I have a love/hate relationship with this time of year. I’m ready to get back into a schedule even though I’ve had a ball spending time with friends and my family. But I also hate that the girls are going back to school and it will be weeks between visits. It’s even harder when all of our times together haven’t been fun and games, but some of them have been times of working through the difficult stuff in order to develop healthy, loving relationships.
Summer can take a toll on our relationships with our kids and their relationships with each other. Use the next few days before you. . .
- Say good-bye to your college kid
- Teach your middle-schooler how to open their locker or
- Pack your first-grader’s first lunch
to be intentional in nurturing your relationship with your child. (You can also teach and model how they can do the same with each other.)
Here are five things Gene and I have done to nurture relationships with each of our girls, even when they weren’t so loveable.
- Love—We have done our best to speak love to each of our girls in a way they could hear it. For each girl it’s different. For Katie, it’s Gene helping her figure out a way to make a sculpture idea come to life. For Kelsey, it’s me teaching her to make apple butter. For Kerry, it’s early morning coffee with Dad and Mom when she’s home for the weekend.
- Forgiveness—Forgiveness means we don’t hold the other person’s offenses against them. This doesn’t mean we let them take advantage of us or others, we enable their bad choices, or they don’t have to face their consequences. It does mean we never say, “I told you so.” And even the offender gets to go out for ice cream with the family.
- Acceptance—Acceptance is accepting and celebrating who our girls are, where they are in life, and what they are doing. Find something positive in your child’s life to celebrate. Quit harping on them or trying to manipulate them in order to “make improvements” in them. Instead enjoy them. Aren’t you glad God didn’t wait until you were perfect to be in relationship with you? I’m still in process and I’m thrilled God went to so much trouble to be in relationship with me and make me a useable mess.*
- Make the Call—Initiate relationship and communication. I’m terrible about making phone calls. Yet, when I’m missing the girls, Gene’s first words to me are “call them.” Most of us, including our kids, have jumped on the crazy ride of today’s culture. We are all on the move and hypnotized by anything with a screen. In order to get our kids’ attention we need to interject our real self into their lives. Call. Invite them over. Go see them. Meet for coffee. Be face-to-face and voice-to-voice. Then be the person who blesses them over and over. Be the person they want to be with.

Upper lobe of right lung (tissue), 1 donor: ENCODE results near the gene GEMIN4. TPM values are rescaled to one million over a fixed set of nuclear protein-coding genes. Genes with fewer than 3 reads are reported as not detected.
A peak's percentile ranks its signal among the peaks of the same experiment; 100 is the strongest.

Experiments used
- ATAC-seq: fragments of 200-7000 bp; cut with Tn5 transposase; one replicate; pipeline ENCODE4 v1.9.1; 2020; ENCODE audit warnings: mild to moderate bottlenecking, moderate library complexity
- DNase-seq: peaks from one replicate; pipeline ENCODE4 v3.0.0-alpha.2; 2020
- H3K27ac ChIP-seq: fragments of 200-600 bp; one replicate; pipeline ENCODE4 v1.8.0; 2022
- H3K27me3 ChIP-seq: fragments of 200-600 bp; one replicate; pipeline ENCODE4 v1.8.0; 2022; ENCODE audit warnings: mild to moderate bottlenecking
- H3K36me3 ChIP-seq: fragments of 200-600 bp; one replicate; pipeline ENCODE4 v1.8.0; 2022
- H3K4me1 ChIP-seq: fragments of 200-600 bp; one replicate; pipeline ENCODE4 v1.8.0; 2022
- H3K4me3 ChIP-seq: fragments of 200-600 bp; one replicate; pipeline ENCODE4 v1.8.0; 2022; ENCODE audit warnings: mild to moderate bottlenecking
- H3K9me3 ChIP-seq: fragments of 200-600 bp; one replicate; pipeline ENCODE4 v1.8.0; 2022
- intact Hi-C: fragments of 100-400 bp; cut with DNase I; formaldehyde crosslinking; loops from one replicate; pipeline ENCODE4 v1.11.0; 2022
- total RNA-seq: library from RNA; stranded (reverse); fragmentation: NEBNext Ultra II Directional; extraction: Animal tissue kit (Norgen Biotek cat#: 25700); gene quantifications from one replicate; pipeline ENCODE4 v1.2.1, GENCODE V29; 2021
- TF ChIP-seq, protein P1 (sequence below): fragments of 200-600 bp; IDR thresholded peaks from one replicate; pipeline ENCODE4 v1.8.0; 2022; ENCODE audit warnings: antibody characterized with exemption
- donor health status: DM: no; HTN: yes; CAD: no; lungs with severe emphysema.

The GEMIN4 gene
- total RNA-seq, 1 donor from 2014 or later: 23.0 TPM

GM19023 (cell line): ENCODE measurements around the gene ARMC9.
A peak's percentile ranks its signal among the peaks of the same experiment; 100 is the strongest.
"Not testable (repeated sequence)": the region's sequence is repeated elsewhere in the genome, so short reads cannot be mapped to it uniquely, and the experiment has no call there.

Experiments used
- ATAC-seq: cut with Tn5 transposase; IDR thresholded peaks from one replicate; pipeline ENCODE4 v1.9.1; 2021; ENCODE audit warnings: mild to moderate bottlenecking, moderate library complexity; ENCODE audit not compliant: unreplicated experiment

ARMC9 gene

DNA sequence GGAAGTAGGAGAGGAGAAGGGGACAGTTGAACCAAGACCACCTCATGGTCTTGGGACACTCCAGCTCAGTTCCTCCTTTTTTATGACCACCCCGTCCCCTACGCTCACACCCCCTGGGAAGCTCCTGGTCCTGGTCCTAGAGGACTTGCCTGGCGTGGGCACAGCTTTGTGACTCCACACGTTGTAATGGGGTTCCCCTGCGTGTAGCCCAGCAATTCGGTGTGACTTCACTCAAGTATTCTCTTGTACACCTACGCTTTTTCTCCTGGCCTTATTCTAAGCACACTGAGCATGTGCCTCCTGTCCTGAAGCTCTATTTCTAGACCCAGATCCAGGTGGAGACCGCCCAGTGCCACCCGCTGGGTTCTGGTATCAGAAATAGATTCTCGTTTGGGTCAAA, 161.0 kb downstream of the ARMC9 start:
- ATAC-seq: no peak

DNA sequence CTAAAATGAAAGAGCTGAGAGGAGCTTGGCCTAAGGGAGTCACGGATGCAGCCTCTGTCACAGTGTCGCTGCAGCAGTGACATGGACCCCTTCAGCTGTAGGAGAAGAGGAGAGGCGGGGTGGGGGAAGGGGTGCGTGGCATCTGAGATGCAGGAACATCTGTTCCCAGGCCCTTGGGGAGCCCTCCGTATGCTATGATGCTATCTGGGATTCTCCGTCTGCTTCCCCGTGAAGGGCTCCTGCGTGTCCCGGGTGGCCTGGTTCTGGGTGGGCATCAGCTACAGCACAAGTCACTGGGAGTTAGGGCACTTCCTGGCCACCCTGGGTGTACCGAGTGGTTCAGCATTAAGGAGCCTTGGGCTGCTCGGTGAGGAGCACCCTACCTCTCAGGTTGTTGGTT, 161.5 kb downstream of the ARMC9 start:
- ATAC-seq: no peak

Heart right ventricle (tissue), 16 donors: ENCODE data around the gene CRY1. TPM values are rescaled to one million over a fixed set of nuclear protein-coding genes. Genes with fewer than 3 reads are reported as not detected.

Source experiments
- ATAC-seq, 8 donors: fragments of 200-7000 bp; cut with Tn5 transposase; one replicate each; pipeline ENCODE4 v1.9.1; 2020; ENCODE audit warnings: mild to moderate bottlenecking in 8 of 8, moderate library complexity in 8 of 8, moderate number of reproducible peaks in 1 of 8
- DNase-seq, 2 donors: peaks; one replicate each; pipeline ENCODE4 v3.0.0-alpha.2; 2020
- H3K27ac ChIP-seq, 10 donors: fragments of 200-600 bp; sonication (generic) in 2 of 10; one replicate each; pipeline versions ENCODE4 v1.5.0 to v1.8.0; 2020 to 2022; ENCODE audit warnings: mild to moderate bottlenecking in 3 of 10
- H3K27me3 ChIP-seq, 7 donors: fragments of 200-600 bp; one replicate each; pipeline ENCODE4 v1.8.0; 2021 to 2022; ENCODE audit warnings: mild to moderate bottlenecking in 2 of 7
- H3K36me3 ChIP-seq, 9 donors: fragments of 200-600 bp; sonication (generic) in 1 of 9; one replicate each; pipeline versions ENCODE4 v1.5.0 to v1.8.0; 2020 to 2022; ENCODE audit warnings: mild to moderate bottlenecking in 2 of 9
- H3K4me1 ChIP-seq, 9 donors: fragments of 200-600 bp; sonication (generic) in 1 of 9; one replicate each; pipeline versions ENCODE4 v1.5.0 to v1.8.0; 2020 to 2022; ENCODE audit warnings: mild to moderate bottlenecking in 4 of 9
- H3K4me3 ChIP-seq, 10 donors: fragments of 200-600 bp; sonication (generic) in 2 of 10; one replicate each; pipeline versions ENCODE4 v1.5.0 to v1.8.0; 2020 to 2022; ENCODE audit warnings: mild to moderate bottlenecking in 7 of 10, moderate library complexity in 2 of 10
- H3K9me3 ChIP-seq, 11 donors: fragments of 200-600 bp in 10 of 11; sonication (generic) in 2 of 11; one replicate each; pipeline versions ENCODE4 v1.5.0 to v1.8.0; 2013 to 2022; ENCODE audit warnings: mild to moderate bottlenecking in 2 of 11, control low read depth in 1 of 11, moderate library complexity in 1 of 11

- Persevere—None of these ideas are a magic pill—take once and all will be well. Meaningful, loving, healthy relationships take perseverance. It may take months or even years for you to see results. But parenting isn’t about getting our serotonin fix. It’s about showing our kids the love we have for them and the love God has for all of us. It’s about showing God the Father to our kids—being the earthly version of their heavenly Father. God does all of these things for us. It’s the least we can do for our kids and we’ll be blessed in the process.
No matter the state of your relationship with your kids, now is the perfect time to be intentional. Before the school year gets crazy, start being the parent your child needs and wants.
Keep being that parent.
How will you be intentionally nurture your relationship with your child before it’s time for back to school?
*Useable mess—a term coined by my dear friend, Crystal Rings.
Brenda Garrison is an author and speaker who empowers women with the confidence to live their calling. Brenda is currently pursuing a Bachelor of Science Degree in Ministry Leadership with a Concentration in Women’s Ministry at Moody Bible Institute. She and her husband, Gene, are the parents of three young adult daughters and live near Metamora, IL.